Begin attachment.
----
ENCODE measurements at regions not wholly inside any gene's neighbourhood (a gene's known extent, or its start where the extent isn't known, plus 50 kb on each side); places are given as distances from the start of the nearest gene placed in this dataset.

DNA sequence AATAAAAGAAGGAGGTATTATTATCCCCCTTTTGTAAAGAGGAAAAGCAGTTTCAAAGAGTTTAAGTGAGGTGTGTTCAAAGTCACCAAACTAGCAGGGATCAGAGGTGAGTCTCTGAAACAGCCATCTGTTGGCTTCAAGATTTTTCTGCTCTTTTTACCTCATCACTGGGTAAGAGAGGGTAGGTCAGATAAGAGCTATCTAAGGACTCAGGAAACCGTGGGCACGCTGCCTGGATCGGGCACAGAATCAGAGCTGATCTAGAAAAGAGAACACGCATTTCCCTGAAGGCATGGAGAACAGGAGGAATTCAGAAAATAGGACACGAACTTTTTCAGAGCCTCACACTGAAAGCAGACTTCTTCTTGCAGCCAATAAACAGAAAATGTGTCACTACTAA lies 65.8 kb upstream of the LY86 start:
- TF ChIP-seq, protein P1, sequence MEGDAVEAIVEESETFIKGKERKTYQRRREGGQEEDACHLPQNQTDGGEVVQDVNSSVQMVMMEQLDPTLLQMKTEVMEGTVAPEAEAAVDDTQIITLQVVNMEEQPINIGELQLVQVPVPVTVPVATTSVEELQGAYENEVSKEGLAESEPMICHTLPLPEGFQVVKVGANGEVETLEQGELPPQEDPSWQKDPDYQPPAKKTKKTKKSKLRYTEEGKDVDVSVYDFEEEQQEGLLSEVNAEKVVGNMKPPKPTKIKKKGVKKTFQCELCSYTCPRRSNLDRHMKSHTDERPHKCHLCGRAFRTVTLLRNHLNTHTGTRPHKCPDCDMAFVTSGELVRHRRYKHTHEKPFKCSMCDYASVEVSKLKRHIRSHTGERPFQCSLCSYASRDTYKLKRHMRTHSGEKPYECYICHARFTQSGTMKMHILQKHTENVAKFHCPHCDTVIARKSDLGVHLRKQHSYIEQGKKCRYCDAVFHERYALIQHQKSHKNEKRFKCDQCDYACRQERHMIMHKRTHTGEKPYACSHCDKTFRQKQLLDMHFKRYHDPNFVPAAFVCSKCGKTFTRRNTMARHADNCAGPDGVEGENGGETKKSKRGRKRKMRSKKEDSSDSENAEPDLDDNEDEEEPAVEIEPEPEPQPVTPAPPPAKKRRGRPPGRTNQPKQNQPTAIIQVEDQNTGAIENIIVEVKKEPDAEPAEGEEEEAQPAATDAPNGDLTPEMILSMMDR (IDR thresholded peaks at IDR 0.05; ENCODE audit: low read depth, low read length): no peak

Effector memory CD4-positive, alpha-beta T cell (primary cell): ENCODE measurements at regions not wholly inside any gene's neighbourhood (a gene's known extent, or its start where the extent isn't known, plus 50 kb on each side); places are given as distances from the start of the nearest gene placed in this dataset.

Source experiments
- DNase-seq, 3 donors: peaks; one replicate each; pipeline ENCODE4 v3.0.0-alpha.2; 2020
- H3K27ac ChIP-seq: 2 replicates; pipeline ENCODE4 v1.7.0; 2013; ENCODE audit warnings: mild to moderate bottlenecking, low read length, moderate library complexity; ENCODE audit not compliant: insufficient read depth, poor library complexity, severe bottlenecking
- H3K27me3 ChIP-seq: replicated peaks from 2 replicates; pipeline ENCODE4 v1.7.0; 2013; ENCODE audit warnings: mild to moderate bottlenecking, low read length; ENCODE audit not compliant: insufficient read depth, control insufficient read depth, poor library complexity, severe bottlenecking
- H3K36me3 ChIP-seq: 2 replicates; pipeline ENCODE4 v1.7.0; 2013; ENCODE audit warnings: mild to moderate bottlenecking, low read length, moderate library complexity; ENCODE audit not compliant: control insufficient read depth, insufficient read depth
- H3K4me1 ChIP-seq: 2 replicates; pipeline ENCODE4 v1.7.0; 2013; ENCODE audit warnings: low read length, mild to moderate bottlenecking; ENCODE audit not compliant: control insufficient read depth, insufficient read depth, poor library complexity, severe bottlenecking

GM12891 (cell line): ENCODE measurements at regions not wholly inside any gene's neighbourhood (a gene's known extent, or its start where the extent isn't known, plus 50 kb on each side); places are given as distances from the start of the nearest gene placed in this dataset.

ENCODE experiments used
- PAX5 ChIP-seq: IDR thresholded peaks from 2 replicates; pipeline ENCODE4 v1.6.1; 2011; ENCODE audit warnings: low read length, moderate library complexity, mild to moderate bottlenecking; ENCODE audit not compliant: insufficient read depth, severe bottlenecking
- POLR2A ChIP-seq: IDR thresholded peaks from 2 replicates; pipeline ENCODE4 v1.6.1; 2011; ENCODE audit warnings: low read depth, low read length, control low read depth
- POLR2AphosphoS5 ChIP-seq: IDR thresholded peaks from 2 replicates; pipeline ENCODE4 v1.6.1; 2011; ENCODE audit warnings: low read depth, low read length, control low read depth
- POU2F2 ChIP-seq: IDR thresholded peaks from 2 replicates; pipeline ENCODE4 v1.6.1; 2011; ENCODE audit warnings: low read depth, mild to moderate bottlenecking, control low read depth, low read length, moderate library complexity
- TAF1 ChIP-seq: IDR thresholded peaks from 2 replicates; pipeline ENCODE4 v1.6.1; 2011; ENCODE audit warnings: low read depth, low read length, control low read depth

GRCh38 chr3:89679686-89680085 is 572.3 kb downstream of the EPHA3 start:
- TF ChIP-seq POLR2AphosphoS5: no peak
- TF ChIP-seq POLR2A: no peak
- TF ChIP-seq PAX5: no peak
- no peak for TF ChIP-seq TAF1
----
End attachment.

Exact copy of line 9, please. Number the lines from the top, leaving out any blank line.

- H3K36me3 ChIP-seq: 2 replicates; pipeline ENCODE4 v1.7.0; 2013; ENCODE audit warnings: mild to moderate bottlenecking, low read length, moderate library complexity; ENCODE audit not compliant: control insufficient read depth, insufficient read depth